On Wednesday and Thursday your secretary should phone the visiting families and individuals to set up an appointment for your visit. The secretary is an important public relations person and should, herself, extend a friendly welcome to the person if possible, she should set up an appointment with the person or family for a Friday or Saturday. You may want to take your Sunday School Superintendent, assistant pastor, youth leader, or another person from the church who would have something in common with the potential new member(s).
In your visit let the people know you are genuinely concerned about them-personally-not as statistics on a roll. Too often churches give the impression they are only interested in “numbers” and “dollars. ” Your motive in visiting is not to add figures to your attendance record. Communicate that you are paying a visit because you are concerned about them.
ROLE OF THE SUNDAY SCHOOL
If the visitors have children, teacher(s) for their age groups should also be part of your church’s follow-up strategy. Develop a plan for teachers to call the family (by phone or in person) during the week following their visit. I have found that calls by the Sunday School teachers take place best on Thursday night prior to the pastor’s Friday or Saturday visit. One of the important functions of the teachers is , with sincerity, to build up the pastor and the church to the visitor.
Teachers should represent their church in a positive and enthusiastic manner. Honest bragging on the church, the pastor. and the people is a good thing for visitors to hear and members to say. By the time you personally arrive a day or two later, the newcomer will be looking forward to your visit.
Visitor follow-up does not stop here. When a newcomer arrives in town he Will shop at no more than one to three churches before settling on one ; or none at all. So staying in close contact with the newcomer during the first month of their new residency is critical.
Week Two : The next week a second letter should be sent from you to the visitor. Refer to your previous visit and time of fellowship together. Mention any topic of special interest that was discussed during the visit, and refer to particular ministries or activities of the church which might be relevant.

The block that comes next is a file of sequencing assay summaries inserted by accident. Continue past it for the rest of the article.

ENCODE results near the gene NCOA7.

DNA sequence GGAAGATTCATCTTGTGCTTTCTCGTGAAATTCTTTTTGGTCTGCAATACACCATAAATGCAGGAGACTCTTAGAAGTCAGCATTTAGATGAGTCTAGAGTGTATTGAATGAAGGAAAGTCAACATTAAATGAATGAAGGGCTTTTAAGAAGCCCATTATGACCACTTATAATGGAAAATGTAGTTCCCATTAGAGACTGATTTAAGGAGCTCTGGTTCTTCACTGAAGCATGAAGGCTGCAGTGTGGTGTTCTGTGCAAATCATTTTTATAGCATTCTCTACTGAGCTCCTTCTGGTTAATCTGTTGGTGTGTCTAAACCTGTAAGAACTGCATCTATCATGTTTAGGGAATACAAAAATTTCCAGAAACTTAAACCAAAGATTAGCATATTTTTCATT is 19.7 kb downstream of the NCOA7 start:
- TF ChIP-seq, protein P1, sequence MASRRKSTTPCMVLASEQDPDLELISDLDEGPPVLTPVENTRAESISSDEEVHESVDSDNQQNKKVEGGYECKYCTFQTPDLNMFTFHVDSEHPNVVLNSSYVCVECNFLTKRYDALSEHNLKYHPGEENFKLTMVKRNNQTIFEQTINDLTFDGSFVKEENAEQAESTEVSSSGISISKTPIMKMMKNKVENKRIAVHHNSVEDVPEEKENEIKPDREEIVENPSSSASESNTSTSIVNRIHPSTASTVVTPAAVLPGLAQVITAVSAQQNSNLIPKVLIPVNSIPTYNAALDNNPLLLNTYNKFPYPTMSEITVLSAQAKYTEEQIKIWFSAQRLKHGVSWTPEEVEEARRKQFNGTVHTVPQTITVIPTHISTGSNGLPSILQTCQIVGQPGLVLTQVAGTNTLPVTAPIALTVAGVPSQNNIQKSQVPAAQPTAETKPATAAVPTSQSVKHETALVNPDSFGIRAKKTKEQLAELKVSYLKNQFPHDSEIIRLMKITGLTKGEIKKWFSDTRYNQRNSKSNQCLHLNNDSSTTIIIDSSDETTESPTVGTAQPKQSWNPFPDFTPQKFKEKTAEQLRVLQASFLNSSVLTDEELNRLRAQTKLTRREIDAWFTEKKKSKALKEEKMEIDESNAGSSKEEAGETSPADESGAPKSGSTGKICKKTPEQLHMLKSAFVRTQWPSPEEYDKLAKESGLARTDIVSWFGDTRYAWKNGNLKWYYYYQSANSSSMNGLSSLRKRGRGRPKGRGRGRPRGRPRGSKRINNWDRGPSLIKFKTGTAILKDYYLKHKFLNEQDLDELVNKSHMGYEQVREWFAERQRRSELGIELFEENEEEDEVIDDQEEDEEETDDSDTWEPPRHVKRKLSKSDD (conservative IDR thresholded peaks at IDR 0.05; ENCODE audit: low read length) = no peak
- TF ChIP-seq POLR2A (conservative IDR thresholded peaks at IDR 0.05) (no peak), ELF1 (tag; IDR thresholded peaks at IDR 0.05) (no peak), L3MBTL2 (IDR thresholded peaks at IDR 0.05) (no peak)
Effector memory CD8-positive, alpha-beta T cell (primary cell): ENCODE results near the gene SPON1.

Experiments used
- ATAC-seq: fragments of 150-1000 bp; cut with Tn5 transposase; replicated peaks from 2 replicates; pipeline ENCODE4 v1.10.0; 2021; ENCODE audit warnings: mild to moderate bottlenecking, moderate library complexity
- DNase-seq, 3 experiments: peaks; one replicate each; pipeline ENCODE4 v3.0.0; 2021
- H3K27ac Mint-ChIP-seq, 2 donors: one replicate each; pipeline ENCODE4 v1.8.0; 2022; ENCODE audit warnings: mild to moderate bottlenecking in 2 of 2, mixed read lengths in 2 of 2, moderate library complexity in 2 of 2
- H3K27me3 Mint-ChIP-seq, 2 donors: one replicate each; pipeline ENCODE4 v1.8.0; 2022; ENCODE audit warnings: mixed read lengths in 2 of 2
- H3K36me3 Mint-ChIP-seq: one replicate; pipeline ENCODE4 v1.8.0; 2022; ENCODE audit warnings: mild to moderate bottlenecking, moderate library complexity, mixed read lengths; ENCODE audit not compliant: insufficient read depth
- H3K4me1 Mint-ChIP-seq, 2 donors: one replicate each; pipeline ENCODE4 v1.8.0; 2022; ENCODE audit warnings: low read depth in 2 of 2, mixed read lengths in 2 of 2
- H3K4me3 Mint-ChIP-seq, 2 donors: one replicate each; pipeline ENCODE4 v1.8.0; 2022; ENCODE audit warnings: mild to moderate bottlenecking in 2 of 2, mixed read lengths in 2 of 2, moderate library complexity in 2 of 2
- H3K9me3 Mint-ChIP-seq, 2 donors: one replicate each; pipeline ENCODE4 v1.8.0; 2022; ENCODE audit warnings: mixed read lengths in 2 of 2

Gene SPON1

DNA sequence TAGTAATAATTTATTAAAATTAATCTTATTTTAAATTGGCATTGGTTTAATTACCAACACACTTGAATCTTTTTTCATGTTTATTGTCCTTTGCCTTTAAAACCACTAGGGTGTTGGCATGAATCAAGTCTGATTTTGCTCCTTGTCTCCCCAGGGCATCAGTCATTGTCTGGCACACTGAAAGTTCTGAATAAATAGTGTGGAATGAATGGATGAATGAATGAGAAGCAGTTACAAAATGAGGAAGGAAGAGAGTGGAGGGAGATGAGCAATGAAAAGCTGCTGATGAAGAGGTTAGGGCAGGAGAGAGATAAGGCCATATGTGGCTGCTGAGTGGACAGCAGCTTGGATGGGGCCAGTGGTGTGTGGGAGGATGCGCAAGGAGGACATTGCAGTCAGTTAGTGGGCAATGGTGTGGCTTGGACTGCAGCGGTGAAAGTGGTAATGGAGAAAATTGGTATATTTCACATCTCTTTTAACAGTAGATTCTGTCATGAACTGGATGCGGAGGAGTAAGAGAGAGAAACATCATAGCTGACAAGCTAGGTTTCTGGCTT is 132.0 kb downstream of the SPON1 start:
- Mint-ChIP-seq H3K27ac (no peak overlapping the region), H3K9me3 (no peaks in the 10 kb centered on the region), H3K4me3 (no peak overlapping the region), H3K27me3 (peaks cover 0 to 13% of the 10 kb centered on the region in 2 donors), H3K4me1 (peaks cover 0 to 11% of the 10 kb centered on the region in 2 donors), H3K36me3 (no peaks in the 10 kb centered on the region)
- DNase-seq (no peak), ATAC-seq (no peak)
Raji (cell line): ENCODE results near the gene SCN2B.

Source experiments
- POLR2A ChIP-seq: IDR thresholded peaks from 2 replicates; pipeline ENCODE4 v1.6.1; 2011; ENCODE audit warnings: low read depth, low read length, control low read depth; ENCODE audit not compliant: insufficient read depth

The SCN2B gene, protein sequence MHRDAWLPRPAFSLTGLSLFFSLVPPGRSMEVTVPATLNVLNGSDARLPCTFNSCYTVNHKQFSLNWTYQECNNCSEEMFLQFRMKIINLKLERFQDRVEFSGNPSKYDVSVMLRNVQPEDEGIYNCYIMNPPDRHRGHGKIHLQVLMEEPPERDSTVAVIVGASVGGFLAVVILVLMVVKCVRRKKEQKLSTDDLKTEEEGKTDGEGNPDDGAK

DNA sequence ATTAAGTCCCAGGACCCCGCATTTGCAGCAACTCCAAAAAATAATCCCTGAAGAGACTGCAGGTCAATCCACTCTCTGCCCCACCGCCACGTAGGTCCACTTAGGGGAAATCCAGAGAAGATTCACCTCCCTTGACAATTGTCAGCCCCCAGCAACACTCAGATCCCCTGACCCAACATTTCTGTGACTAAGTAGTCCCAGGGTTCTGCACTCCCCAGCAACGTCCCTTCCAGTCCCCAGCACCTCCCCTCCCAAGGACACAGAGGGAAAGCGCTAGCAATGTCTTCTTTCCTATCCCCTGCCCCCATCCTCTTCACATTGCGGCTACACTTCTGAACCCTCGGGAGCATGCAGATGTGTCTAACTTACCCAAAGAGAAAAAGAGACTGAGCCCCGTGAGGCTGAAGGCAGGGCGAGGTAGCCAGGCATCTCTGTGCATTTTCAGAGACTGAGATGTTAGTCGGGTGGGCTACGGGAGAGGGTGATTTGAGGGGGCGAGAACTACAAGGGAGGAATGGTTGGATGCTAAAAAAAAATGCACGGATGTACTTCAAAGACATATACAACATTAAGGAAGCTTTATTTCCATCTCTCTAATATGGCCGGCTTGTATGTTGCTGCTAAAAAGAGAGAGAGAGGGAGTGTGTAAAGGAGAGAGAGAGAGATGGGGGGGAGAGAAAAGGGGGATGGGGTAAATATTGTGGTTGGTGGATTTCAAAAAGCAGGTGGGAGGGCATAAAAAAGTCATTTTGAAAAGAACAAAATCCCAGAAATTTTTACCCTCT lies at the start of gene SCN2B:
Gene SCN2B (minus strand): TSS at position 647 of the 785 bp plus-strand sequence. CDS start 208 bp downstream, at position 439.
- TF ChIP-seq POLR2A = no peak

Also in the letter, answer any questions that were raised during the visit. (Keep a notebook handy during your visiting to record important areas to which you should later respond. ) You may want to enclose a brochure. article, a book, or tract that pertains to a subject discussed.
During this second week other individuals from the church should visit the person/family. Those visiting from your church should have various areas in common with the visitor. They should be involved in activities of the church and be positive about the influence of Christ and the church on a person’s life. If, from your visit the previous week, you become aware of some particular need or concern in that home, ask a person to visit from the church who is gifted in dealing with such a situation, or has had a personal experience and victorious testimony.
Church leaders and active members should not be surprised if they are asked to pay a friendly follow-up visit to a newcomer. A church-wide system of involvement not only responds to the needs of the visitors , but includes more members in the ministry of the church.
NEED TO BE “NEEDED”
Most people who visit a church want to be wanted. Your church’s sincere interest in filling this need is evidenced by personal letters from the church and the pastor, by personal visits by members, by showing a special interest in them and their life. In the process you will discover their own special talents and interests, which can be an important contribution in your church as well. Let the newcomer know that not only do you want to help them, but there is a place for them in your church-where they can help you. Giving, as well as receiving, is an important part of belonging and feeling needed.